which rg6 for making component cable

Discussion in 'Accessories, Cables, and Remotes' started by buster _bb, Jul 22, 2003.

  1. buster _bb

    buster _bb Auditioning

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    i am going to have a go at making a component cable can get 2 types of rg6 one has solid copper core double shielding the other is steel center with copper coating but is quad shielding which would be better thanks
     
  2. Chu Gai

    Chu Gai Lead Actor

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    Thou shalt not use copper plated steel unless you are exclusively passing signals above say 50 mHz only. Above that frequency the 'skin effect' becomes dominant and the majority of the signal rides the surface of the conductor. Hence, steel, being cheaper than copper, is used. A penny here and a penny there and several billions of feet later and you're talking real money!
    If your lengths are short, a few meters, then you could substitute RG59 which has a smaller center conductor and this results in a lighter and more flexible cable.
    Since your signals are well below that number it would dictate that 100% copper, stranded or solid, is the right way to go. BTW, if shielding is a big thing to you, I'm sure you can find quad shielded copper over in australia.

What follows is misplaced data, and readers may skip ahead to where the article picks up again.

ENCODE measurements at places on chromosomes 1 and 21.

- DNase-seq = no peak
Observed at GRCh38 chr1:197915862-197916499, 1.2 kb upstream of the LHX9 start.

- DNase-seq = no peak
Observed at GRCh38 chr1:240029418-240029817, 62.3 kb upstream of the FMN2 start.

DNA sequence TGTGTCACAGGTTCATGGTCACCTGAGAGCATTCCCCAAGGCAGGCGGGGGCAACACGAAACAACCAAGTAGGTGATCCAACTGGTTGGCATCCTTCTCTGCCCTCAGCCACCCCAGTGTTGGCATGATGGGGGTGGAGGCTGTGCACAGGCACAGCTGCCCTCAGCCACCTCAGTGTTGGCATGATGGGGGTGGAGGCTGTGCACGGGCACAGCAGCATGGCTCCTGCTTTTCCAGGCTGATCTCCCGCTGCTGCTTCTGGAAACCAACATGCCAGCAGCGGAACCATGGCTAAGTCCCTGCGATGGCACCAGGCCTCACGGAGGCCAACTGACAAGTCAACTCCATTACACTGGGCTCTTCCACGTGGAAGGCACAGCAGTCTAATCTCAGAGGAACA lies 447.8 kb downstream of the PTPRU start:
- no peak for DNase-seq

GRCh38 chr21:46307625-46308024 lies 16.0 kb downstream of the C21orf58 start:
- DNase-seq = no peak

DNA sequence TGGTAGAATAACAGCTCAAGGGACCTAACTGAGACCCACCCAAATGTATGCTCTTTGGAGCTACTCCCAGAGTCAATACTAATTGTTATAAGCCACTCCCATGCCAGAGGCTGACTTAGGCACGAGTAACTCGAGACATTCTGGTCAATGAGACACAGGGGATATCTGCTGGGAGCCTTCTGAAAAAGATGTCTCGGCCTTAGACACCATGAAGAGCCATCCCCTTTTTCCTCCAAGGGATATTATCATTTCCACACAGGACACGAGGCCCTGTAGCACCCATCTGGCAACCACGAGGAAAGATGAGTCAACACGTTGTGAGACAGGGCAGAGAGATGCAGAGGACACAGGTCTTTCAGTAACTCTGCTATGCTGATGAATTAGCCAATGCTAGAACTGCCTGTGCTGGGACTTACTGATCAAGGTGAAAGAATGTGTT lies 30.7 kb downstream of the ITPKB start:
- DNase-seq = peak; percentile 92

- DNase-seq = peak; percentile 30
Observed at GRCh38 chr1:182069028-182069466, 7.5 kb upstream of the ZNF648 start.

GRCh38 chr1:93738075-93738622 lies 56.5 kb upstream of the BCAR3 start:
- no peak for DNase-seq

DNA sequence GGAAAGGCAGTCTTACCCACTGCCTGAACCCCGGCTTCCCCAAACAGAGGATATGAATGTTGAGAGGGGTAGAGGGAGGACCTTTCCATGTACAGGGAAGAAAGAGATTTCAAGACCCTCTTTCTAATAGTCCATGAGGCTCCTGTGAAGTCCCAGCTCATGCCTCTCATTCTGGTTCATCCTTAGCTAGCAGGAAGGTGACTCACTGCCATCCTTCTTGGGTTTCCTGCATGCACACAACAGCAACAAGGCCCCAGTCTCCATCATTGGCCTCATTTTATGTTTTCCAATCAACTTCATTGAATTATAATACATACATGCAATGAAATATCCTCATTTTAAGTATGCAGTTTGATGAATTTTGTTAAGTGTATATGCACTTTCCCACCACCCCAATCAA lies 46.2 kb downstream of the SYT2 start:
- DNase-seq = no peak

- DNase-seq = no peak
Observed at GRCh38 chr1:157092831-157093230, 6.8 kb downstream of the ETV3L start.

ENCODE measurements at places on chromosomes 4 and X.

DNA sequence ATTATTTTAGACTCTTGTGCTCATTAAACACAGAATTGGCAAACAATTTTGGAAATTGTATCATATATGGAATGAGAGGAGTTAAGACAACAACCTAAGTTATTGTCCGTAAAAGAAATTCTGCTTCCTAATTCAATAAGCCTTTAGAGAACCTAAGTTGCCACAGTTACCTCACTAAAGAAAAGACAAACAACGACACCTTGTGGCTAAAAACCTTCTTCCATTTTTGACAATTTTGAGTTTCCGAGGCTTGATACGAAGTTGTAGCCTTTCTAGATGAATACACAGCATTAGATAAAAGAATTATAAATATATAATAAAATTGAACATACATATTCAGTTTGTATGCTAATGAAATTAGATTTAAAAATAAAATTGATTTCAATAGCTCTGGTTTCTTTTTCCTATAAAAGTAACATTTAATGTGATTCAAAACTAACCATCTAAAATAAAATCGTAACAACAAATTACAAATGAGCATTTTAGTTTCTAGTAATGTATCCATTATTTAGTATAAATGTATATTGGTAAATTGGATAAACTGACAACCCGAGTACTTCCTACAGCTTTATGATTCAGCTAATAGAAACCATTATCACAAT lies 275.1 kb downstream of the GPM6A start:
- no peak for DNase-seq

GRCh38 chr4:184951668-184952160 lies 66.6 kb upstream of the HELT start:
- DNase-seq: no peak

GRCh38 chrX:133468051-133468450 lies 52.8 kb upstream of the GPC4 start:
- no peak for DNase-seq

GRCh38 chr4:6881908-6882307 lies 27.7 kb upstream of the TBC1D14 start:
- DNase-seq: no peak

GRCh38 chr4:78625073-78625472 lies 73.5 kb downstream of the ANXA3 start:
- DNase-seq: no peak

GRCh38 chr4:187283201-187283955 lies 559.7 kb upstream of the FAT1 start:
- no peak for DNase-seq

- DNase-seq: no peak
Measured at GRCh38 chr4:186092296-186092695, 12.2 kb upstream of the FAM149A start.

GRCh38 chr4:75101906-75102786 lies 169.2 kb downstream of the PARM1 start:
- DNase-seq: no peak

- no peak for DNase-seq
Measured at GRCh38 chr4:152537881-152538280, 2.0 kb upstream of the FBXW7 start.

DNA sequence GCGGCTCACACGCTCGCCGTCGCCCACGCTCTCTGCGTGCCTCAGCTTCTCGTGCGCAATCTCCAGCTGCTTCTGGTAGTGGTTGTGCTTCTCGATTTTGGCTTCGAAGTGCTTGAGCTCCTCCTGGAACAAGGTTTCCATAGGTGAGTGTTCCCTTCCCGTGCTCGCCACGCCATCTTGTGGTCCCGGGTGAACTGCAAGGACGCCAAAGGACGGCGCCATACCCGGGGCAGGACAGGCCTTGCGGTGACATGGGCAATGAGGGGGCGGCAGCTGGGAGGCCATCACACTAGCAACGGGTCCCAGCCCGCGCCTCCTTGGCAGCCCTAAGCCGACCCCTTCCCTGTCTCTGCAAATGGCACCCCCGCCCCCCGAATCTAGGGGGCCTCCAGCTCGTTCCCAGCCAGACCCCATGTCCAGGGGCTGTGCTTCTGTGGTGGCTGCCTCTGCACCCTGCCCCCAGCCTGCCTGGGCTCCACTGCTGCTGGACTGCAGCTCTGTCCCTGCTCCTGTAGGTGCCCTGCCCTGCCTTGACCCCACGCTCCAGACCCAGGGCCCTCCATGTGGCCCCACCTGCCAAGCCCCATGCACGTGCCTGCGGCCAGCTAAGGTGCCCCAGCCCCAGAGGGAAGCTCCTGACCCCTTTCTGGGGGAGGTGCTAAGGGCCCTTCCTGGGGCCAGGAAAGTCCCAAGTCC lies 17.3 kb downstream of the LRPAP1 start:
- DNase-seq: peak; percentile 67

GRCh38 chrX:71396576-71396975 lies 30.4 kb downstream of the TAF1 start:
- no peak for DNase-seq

3. Bob McElfresh

    Bob McElfresh Producer

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    Buster: Can you find out the frequency response (sometimes called "Attenuation") for that coax?

    Like road-surfaces, they are built for different speeds. The CATV stuff works for radio-frequency signals, but not so good for video, or HD video.

    Here are the common max frequencies. You want a coax that will handle 3-4 times this max frequency to handle sudden changes:

    Component Video: 4 Mhz.
    Progressive Video: 13 Mhz.
    1080 HD Video: 35 Mhz.

    So you want a coax that will handle 4 x 35 = 140 Mhz.

    Look for a coax that has a 3 db drop somewhere above 140 Mhz if you are building cables for HD video.
     
  4. buster _bb

    buster _bb Auditioning

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    has anyone tried canare cable i can get it in aus
     
  5. Chu Gai

    Chu Gai Lead Actor

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    Canare is fine too. Just about any, I do mean any, solid or stranded copper RG6 or RG59 is going to be vast overkill for running signals from your DVD player to the tv or for that matter into the receiver to take advantage of switching capabilities. Realistically, it only starts to matter when the lengths get upwards of a few hundred feet.
     
  6. Andrew Pratt

    Andrew Pratt Producer

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